President Donald Trump's legal team wrapped up their defense Tuesday afternoon, ending the argument period of the trial. But now Senate Majority Leader Mitch McConnell is warning that enough Republicans may join the Democrats to demand witnesses testify, adding some major uncertainty to the next phase.
Jay Sekulow, Trump's personal attorney, took a dismissive swipe at an unpublished book by John Bolton that is said to contradict a key defense argument.
“It is not a game of leaks and un-sourced manuscripts," said Sekulow. “That's politics, unfortunately."
He was referring to media reports about a soon to be released book by Trump's former national security adviser, who writes that Trump told him that he wanted to withhold military aid from Ukraine until it helped with investigations into Democratic rival Joe Biden. Trump and his lawyers have repeatedly insisted he never tied the security aid to political investigations.
One of the president's lawyers, Deputy White House Counsel Pat Philbin, told the senators that America's Founding Fathers took care to make sure that impeachment was narrowly defined, with impeachable offenses clearly enumerated.
“There has to be a defined offense in advance," Philbin said.
Democrats Demanding Witnesses After Bolton Leak
Democrats have demanded witnesses since the Senate trial began, and now some Republicans are expressing openness to the idea.
In response, one Republican, Sen. James Lankford of Oklahoma, is floating an idea to subpoena Bolton’s book manuscript so senators can see the evidence themselves – but only in private.
Sen. Lindsey Graham (R-SC) wrote on Twitter that he “totally” supports Lankford's proposal. Graham, a key Trump ally, said the Bolton document should be made available to the Senate, in a classified setting, “where each Senator has the opportunity to review the manuscript and make their own determination."
However, Senate Minority Leader Chuck Schumer (D-NY), called the proposal, which would keep Bolton out of public testimony, “absurd." He said, “We're not bargaining with them. We want four witnesses, and four sets of documents, then the truth will come out."
News of the possible Bolton revelations distracted from hours of arguments Monday by Trump's lawyers, who declared anew that no witness has testified to direct knowledge that Trump's delivery of aid was contingent on investigations into Democrats.
“We deal with transcript evidence, we deal with publicly available information," Sekulow reminded senators. “We do not deal with speculation."
Trump is charged with abusing his presidential power by asking Ukraine's leader to help investigate Biden at the same time his administration was withholding hundreds of millions of dollars in security aid. A second charge accuses Trump of obstructing Congress in its probe.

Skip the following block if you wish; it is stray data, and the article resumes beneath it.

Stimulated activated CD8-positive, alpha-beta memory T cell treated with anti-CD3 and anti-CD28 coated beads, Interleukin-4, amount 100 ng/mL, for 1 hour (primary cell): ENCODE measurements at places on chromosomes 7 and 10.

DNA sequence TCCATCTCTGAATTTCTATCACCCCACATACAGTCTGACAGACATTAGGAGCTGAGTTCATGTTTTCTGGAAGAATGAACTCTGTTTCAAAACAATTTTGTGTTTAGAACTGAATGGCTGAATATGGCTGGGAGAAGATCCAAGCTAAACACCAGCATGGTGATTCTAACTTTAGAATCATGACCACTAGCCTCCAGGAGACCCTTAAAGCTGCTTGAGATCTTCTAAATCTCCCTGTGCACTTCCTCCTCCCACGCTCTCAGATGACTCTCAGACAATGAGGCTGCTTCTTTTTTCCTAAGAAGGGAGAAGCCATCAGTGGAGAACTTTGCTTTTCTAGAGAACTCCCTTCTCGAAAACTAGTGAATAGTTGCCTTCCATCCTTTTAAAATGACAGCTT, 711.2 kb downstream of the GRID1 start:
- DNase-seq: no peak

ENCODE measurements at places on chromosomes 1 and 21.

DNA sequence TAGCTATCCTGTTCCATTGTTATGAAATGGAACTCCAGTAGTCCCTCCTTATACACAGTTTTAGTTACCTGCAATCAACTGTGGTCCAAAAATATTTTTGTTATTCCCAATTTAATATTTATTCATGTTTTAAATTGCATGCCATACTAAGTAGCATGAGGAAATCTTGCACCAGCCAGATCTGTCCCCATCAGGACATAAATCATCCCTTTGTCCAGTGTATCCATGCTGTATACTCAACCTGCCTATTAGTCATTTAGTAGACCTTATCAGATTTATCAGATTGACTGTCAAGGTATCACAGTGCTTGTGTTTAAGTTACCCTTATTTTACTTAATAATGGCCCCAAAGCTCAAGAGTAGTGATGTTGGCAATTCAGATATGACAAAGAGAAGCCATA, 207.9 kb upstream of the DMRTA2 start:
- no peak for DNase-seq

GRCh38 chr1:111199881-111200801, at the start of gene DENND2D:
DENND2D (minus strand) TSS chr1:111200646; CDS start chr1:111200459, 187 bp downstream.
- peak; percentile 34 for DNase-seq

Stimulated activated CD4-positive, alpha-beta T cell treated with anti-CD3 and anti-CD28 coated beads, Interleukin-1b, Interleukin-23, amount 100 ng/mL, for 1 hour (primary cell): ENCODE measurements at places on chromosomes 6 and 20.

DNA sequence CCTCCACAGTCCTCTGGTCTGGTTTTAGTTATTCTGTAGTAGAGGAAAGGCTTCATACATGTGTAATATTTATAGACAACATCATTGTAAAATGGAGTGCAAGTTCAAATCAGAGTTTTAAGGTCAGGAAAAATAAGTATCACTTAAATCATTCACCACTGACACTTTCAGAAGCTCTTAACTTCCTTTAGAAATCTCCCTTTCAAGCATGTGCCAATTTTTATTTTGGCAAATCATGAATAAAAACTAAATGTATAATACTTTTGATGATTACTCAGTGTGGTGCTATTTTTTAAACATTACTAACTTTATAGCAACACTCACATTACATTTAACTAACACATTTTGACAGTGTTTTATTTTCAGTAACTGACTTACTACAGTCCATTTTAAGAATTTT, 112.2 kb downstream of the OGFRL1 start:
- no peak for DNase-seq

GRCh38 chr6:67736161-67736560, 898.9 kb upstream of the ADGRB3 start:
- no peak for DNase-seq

Even as defense lawyers laid out their case as planned, it was clear Bolton's book had scrambled the debate over whether to seek witnesses. Trump's legal team has rejected Bolton's account, and Trump himself denied it.
“I NEVER told John Bolton that the aid to Ukraine was tied to investigations into Democrats, including the Bidens," Trump tweeted. "If John Bolton said this, it was only to sell a book.”
Next Phase of the Trial
In the next phase of the trial, senators will get the chance to ask questions of both the House impeachment managers and the president's lawyers during a 16-hour period that will begin in the next day or so.
The Senate majority and minority will go back and forth posting written questions that will be read aloud by Chief Justice John Roberts.
After the question and answer period, impeachment managers and the president's legal team will debate new evidence and call any new witnesses.
McConnell Facing a Mutiny Over Witnesses?
Senate Majority Leader McConnell told senators privately Tuesday he does not yet have the votes to block new witnesses in the trial.
McConnell convened a closed-door meeting of GOP senators shortly after Trump’s legal team made its closing arguments in the trial, the third and final day of defense proceedings punctuated by revelations from John Bolton, the former national security adviser. A Republican familiar with the meeting was not authorized to describe it by name and requested anonymity, according to The Associated Press.
The GOP leader faced a handful of potential defections, but several days remained before any potential witness vote would be taken.
A decision to call more witnesses would need 51 votes to pass. With a 53-seat majority, Republicans can only afford to lose three Republicans to prevent more debate over witnesses.